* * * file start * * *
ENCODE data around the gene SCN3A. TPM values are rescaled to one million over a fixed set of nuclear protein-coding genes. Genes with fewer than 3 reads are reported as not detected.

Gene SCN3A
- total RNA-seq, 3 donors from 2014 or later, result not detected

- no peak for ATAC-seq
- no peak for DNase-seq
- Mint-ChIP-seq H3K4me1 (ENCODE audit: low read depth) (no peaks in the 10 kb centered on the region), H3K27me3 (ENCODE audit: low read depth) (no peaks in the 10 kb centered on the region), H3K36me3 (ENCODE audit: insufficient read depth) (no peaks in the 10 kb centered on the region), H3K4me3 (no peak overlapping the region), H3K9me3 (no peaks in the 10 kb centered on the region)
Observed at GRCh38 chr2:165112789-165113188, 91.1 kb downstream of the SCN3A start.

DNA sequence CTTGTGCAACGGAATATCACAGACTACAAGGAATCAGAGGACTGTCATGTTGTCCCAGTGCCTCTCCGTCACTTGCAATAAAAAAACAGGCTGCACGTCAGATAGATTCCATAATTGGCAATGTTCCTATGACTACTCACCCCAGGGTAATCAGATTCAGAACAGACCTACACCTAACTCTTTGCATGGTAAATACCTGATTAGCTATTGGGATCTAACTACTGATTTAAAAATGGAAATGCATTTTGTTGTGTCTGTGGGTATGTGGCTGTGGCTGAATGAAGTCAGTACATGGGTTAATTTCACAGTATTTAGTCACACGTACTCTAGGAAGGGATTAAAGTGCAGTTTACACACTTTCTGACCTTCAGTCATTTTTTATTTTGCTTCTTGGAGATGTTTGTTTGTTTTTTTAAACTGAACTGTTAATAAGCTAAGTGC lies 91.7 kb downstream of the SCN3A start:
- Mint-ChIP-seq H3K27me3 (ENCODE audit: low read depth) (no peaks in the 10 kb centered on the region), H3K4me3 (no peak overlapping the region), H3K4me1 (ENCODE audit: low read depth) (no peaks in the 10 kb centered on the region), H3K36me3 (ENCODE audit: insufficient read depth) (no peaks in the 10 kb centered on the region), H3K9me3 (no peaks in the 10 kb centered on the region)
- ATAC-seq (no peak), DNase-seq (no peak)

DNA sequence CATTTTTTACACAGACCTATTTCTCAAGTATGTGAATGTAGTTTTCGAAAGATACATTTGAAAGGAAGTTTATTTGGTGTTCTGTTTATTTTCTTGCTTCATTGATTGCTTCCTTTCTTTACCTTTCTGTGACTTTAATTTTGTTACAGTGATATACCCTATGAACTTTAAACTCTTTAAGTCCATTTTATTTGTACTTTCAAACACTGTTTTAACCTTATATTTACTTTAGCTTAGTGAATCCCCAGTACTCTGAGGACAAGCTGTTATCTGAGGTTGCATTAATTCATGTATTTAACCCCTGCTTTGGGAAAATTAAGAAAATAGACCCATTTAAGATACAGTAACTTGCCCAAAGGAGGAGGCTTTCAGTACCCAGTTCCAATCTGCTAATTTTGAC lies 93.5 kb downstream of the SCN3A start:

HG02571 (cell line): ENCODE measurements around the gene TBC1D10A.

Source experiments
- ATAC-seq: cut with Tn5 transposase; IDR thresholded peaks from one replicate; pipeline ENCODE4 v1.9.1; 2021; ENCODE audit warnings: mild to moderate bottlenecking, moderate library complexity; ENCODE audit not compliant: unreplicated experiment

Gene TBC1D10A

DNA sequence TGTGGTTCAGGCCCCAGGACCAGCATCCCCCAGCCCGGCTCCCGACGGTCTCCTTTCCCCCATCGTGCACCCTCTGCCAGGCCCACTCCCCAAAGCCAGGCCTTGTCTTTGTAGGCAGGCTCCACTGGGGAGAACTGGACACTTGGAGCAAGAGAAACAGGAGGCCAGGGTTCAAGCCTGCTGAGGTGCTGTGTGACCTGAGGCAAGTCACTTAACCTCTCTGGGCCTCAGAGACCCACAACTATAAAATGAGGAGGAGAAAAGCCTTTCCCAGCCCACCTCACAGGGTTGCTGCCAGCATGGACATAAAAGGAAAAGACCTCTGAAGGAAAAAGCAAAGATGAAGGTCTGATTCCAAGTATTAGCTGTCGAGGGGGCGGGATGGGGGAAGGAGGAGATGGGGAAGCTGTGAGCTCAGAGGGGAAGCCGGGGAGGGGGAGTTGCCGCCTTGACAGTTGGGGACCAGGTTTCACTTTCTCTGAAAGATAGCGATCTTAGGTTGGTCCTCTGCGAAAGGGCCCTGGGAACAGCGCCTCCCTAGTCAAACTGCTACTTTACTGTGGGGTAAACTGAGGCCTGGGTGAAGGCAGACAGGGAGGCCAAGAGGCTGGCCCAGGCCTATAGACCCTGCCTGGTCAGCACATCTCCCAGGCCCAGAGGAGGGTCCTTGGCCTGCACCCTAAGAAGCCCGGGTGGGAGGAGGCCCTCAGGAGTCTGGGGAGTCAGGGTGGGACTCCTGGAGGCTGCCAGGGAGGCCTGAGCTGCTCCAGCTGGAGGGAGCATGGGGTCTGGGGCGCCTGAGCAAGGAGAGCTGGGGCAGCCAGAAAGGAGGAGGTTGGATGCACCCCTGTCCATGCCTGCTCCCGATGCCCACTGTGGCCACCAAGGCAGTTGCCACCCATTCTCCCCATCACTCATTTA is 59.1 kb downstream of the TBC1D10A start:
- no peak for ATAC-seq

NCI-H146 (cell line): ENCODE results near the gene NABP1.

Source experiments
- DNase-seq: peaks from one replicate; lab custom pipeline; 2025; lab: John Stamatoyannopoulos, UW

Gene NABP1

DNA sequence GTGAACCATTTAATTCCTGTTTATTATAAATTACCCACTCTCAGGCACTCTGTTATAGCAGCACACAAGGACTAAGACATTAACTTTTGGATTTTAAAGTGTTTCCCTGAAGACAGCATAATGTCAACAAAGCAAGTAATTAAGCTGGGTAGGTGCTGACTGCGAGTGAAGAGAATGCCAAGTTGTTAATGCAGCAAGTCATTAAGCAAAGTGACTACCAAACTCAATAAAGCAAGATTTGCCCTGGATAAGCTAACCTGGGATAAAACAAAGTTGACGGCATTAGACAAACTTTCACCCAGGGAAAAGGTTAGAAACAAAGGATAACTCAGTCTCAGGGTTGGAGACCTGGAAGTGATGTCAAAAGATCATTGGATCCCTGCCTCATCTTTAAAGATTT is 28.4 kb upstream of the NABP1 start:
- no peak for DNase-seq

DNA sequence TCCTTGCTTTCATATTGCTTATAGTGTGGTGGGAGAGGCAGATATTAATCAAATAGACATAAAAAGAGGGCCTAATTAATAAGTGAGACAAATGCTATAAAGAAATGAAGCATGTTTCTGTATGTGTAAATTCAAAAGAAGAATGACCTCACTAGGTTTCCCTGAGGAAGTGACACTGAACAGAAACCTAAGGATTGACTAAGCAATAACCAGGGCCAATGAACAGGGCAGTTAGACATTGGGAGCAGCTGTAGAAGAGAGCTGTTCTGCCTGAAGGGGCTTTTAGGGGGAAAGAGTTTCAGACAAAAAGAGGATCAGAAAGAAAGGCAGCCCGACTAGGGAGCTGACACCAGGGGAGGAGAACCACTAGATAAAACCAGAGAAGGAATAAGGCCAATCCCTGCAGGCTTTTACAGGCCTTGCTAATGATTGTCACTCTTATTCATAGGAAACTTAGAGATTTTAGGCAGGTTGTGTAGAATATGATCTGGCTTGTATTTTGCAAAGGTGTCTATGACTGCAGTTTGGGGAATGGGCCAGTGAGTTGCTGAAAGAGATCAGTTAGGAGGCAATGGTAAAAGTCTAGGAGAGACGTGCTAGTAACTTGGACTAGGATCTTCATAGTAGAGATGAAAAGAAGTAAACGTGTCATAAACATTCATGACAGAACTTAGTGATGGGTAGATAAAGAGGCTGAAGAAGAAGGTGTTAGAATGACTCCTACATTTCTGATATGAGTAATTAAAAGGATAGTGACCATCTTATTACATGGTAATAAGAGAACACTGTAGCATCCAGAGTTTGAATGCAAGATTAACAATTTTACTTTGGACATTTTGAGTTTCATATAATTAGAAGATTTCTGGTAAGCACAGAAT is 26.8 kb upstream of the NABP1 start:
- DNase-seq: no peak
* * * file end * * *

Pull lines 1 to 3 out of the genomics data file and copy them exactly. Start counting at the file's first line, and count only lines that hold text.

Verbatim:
ENCODE data around the gene SCN3A. TPM values are rescaled to one million over a fixed set of nuclear protein-coding genes. Genes with fewer than 3 reads are reported as not detected.

Gene SCN3A
- total RNA-seq, 3 donors from 2014 or later, result not detected